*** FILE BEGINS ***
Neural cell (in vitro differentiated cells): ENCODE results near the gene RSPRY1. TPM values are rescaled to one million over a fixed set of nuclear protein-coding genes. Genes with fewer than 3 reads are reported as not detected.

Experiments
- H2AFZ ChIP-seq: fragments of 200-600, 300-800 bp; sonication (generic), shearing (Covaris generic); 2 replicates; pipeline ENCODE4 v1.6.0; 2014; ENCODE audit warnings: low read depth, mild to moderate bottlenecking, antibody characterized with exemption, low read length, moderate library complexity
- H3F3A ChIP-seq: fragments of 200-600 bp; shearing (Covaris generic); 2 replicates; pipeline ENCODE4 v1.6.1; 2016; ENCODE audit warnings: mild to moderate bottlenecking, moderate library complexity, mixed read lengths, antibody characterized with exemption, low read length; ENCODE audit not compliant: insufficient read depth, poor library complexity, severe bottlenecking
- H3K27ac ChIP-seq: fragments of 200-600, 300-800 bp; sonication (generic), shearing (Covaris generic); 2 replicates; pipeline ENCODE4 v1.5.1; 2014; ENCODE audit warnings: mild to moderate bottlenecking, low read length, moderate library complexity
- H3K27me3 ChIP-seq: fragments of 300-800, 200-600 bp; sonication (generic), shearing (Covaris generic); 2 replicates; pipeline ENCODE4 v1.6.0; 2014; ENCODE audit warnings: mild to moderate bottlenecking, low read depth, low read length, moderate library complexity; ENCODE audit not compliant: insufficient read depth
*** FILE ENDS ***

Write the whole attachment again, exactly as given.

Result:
Neural cell (in vitro differentiated cells): ENCODE results near the gene RSPRY1. TPM values are rescaled to one million over a fixed set of nuclear protein-coding genes. Genes with fewer than 3 reads are reported as not detected.

Experiments
- H2AFZ ChIP-seq: fragments of 200-600, 300-800 bp; sonication (generic), shearing (Covaris generic); 2 replicates; pipeline ENCODE4 v1.6.0; 2014; ENCODE audit warnings: low read depth, mild to moderate bottlenecking, antibody characterized with exemption, low read length, moderate library complexity
- H3F3A ChIP-seq: fragments of 200-600 bp; shearing (Covaris generic); 2 replicates; pipeline ENCODE4 v1.6.1; 2016; ENCODE audit warnings: mild to moderate bottlenecking, moderate library complexity, mixed read lengths, antibody characterized with exemption, low read length; ENCODE audit not compliant: insufficient read depth, poor library complexity, severe bottlenecking
- H3K27ac ChIP-seq: fragments of 200-600, 300-800 bp; sonication (generic), shearing (Covaris generic); 2 replicates; pipeline ENCODE4 v1.5.1; 2014; ENCODE audit warnings: mild to moderate bottlenecking, low read length, moderate library complexity
- H3K27me3 ChIP-seq: fragments of 300-800, 200-600 bp; sonication (generic), shearing (Covaris generic); 2 replicates; pipeline ENCODE4 v1.6.0; 2014; ENCODE audit warnings: mild to moderate bottlenecking, low read depth, low read length, moderate library complexity; ENCODE audit not compliant: insufficient read depth